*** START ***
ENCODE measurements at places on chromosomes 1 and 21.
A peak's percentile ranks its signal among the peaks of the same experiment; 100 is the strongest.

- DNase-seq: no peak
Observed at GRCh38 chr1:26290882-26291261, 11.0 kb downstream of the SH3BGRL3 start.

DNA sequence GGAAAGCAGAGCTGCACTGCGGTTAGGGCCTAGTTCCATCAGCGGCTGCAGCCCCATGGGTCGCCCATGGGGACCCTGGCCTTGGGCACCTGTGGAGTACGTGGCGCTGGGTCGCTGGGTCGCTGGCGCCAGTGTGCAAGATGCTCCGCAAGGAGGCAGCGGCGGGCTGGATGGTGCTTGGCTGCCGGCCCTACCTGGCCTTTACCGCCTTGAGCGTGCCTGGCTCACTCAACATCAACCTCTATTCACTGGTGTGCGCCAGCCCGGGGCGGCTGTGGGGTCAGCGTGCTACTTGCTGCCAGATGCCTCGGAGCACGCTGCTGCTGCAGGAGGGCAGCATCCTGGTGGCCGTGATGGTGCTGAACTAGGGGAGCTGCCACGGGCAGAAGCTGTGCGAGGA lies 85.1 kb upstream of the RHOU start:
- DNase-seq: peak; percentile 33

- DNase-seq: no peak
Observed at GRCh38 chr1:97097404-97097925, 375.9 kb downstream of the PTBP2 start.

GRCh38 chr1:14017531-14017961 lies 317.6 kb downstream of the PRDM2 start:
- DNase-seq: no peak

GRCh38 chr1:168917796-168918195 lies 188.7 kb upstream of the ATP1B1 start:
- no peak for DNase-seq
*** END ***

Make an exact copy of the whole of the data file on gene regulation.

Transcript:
ENCODE measurements at places on chromosomes 1 and 21.
A peak's percentile ranks its signal among the peaks of the same experiment; 100 is the strongest.

- DNase-seq: no peak
Observed at GRCh38 chr1:26290882-26291261, 11.0 kb downstream of the SH3BGRL3 start.

DNA sequence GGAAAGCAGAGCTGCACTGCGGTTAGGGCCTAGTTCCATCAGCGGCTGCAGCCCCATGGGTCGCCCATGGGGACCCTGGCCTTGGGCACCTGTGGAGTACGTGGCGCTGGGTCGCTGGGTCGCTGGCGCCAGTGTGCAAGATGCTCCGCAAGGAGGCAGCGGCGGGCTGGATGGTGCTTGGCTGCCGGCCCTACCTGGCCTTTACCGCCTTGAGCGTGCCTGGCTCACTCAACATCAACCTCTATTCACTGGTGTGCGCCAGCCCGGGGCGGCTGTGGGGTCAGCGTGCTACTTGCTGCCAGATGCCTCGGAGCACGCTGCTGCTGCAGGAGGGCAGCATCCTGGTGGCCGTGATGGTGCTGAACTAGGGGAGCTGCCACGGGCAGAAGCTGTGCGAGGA lies 85.1 kb upstream of the RHOU start:
- DNase-seq: peak; percentile 33

- DNase-seq: no peak
Observed at GRCh38 chr1:97097404-97097925, 375.9 kb downstream of the PTBP2 start.

GRCh38 chr1:14017531-14017961 lies 317.6 kb downstream of the PRDM2 start:
- DNase-seq: no peak

GRCh38 chr1:168917796-168918195 lies 188.7 kb upstream of the ATP1B1 start:
- no peak for DNase-seq